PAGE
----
These things matter. History matters. Geography matters. America, whose long racial history is catching up with it, which is seeing the impact that its centuries of continental aggression and century of global aggression have wrought, and who is slowly learning the real lessons of geography, needs to understand that. Russia does. Iran does. The butchers of the ISIS and al Qaeda do. It’s time we do, too.

Trump Attacks the Antiquities Act; Public Land At Risk

 

They seriously had the nerve to announce this in front of Teddy Roosevelt, who created the Antiquities Act. 

 

While the grim and still-strong lingerings of slavery and Jim Crow animate much of the modern conservative movement, it also drew enormous energy from the Sagebrush Rebellions of the 70s, when western ranchers and farmers started “standing up” to an overbearing federal government who didn’t want them to destroy the land. It was this, dovetailing with Buckley’s ideas of conservative politics, that allowed Ronald Reagan to win by saying “government is the problem”; something that Richard Nixon wouldn’t even think, much less say out loud.  It’s not very well-known now, but its spirit is still around.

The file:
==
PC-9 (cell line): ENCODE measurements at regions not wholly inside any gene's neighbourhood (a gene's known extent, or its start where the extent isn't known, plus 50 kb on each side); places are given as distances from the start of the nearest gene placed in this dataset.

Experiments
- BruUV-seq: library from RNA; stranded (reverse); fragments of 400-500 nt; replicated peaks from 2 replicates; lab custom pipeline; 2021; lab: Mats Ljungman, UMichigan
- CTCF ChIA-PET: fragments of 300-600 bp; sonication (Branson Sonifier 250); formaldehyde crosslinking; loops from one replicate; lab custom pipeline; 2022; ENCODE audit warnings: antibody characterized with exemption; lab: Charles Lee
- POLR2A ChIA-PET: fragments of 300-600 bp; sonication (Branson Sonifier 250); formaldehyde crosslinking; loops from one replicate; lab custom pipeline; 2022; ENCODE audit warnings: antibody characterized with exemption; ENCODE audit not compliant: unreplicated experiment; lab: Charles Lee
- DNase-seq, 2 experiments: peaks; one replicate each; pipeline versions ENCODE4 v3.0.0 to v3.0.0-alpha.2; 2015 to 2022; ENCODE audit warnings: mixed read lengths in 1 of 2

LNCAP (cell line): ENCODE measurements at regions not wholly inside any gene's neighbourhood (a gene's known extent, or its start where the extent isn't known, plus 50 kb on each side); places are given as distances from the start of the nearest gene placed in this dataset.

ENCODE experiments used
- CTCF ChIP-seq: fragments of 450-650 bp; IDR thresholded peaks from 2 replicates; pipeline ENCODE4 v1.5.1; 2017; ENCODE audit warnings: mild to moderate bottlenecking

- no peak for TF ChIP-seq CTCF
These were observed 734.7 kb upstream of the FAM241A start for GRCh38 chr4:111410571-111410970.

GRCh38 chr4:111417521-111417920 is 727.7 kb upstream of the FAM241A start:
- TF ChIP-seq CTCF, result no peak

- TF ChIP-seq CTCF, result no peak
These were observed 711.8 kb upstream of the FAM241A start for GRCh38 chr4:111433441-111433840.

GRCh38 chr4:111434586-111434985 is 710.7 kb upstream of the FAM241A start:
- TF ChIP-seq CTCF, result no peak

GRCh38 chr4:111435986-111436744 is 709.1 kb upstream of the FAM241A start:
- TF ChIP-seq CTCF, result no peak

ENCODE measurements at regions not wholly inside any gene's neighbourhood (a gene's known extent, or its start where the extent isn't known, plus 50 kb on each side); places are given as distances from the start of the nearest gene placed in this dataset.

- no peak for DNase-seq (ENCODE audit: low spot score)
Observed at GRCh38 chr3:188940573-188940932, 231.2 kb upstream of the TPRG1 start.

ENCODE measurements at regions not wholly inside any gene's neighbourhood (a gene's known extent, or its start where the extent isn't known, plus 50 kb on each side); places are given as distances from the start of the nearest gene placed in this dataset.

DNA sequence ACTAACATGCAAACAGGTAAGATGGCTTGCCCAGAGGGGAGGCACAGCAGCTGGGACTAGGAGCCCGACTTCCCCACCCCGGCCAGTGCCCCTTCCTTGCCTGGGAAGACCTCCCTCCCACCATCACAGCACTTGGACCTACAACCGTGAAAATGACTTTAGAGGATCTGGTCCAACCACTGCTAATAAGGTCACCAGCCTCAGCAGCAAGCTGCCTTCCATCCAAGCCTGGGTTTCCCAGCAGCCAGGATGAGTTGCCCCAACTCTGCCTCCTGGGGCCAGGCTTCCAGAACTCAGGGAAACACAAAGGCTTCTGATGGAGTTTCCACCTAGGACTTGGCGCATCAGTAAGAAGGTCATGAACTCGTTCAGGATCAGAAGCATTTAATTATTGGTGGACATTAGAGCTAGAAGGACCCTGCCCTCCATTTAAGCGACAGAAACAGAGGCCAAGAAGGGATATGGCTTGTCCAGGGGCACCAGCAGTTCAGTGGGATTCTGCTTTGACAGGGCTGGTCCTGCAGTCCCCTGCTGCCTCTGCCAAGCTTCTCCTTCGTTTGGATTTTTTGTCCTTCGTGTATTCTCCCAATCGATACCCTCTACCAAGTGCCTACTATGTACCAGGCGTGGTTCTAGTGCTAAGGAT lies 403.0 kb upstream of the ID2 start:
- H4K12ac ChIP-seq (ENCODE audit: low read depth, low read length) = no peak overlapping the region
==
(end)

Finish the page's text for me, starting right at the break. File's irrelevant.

You see the spirit of Sagebrush in most Republican policies, which is that the there is no common good. It’s what makes the idea that corporations should be able to do whatever they want to whomever they want seem somehow principled, and even patriotic. But you also see it literally, in the actions of the Bundys, direct descendants of the movement.  And you see it in the actions of the Trump administration, run by a man who never saw anything he didn’t want to sell.

We talked about how the administration was planning to sell off public lands to be developed or mined or logged or stripped clean (the cruel quintessence of the GOP), but now they are paving the way to make it actually happen. Adam Markham at the Union of Concerned Scientists has the details.

The Antiquities Act of 1906 gives the president of the United States the power to designate lands and waters for permanent protection. Almost every president since Teddy Roosevelt has used the Act to place extraordinary archaeological, historic and natural sites under protection and out of reach of commercial exploitation.

Many sites originally designated as national monuments were later upgraded by Congress to become national parks, including Bryce Canyon, Saguaro and Death Valley. In many cases in the past, the Antiquities Act allowed presidents to protect vital natural and cultural resources when congressional leaders, often compromised by their ties to special interests representing coal, oil, timber and mining industries, were reluctant or unwilling to act.